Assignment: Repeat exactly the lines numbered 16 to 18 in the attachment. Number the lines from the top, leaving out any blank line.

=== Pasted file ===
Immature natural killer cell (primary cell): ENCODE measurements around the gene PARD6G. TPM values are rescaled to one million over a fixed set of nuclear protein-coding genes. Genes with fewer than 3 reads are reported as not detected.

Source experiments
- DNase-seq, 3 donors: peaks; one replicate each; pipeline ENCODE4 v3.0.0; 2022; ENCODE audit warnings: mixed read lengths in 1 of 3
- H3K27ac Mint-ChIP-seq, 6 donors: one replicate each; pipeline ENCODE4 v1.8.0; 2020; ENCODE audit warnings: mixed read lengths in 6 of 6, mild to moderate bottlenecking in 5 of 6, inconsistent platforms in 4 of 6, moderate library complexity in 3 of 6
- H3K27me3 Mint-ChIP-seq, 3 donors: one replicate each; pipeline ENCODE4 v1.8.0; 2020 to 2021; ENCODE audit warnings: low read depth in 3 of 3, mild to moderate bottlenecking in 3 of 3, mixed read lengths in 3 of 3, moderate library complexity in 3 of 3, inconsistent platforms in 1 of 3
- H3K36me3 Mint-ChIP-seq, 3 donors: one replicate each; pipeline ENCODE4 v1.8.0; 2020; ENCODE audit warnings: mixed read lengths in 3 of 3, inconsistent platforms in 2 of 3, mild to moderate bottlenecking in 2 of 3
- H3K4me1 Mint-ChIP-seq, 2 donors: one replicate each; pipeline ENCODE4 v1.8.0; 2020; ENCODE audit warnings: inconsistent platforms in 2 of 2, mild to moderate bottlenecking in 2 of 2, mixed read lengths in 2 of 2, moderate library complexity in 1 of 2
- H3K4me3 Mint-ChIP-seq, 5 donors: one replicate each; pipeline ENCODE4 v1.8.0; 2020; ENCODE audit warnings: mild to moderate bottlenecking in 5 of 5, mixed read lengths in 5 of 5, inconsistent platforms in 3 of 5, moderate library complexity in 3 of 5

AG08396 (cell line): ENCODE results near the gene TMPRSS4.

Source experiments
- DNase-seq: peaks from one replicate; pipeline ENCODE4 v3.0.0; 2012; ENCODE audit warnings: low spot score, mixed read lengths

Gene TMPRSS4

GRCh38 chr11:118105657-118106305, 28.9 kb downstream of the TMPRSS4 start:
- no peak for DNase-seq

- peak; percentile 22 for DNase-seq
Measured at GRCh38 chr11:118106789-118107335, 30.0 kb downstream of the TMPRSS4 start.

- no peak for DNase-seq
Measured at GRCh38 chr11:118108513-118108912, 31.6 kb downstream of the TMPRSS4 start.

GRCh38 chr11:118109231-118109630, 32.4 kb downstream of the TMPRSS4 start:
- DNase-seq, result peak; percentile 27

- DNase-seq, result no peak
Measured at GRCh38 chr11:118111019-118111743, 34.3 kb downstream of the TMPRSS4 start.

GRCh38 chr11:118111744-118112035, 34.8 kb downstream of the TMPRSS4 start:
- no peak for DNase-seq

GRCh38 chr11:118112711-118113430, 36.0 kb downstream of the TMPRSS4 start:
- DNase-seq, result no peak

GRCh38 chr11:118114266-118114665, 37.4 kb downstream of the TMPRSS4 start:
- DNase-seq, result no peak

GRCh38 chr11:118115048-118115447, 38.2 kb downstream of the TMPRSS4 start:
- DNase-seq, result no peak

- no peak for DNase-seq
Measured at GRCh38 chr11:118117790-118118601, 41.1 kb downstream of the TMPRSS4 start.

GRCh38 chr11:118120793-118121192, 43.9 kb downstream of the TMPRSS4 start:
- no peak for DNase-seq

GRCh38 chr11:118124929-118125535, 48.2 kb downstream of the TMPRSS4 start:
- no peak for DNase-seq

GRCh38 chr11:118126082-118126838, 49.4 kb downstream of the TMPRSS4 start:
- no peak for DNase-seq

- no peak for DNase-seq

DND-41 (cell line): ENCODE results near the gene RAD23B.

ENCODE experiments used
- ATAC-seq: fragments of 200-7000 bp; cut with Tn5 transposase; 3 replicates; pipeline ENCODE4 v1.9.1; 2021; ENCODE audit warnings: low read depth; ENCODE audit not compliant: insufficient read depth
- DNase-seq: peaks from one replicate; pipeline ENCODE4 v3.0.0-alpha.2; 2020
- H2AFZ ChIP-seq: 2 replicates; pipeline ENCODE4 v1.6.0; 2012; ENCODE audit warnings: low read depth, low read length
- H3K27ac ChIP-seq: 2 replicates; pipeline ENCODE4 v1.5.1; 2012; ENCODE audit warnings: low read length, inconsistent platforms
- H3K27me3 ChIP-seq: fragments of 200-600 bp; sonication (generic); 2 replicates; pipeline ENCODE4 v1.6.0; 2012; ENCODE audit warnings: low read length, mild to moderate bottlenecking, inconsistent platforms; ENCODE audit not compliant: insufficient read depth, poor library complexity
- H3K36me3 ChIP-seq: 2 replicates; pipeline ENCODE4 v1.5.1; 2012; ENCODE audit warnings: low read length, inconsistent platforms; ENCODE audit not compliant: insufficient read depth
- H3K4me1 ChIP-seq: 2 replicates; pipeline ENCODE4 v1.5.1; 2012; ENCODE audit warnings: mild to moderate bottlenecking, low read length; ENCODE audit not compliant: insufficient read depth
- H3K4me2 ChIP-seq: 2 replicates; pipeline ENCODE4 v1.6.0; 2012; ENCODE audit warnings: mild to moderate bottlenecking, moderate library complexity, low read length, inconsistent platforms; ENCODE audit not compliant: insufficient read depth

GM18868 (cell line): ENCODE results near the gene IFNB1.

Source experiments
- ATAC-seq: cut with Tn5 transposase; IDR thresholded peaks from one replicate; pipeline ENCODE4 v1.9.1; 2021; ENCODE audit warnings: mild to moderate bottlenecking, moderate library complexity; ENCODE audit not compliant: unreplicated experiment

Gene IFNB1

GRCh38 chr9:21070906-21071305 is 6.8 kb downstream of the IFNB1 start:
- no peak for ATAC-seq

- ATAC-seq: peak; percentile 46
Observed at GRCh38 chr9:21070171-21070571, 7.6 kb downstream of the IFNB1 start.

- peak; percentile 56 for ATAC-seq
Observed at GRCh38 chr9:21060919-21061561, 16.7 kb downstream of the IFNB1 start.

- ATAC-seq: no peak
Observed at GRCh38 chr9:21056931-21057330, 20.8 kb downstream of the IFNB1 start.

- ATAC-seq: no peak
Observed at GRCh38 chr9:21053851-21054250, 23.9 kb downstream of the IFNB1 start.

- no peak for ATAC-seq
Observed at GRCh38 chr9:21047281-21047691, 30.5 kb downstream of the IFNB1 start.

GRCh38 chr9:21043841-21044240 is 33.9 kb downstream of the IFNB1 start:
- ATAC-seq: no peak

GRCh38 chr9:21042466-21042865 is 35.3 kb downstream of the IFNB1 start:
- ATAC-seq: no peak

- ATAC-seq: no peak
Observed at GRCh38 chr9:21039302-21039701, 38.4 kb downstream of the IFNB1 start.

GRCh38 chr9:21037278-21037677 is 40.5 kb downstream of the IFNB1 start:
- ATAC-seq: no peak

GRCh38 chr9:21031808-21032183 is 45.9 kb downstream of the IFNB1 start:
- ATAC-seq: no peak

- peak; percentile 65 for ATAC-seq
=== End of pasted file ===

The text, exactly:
Measured at GRCh38 chr11:118106789-118107335, 30.0 kb downstream of the TMPRSS4 start.

- no peak for DNase-seq
Measured at GRCh38 chr11:118108513-118108912, 31.6 kb downstream of the TMPRSS4 start.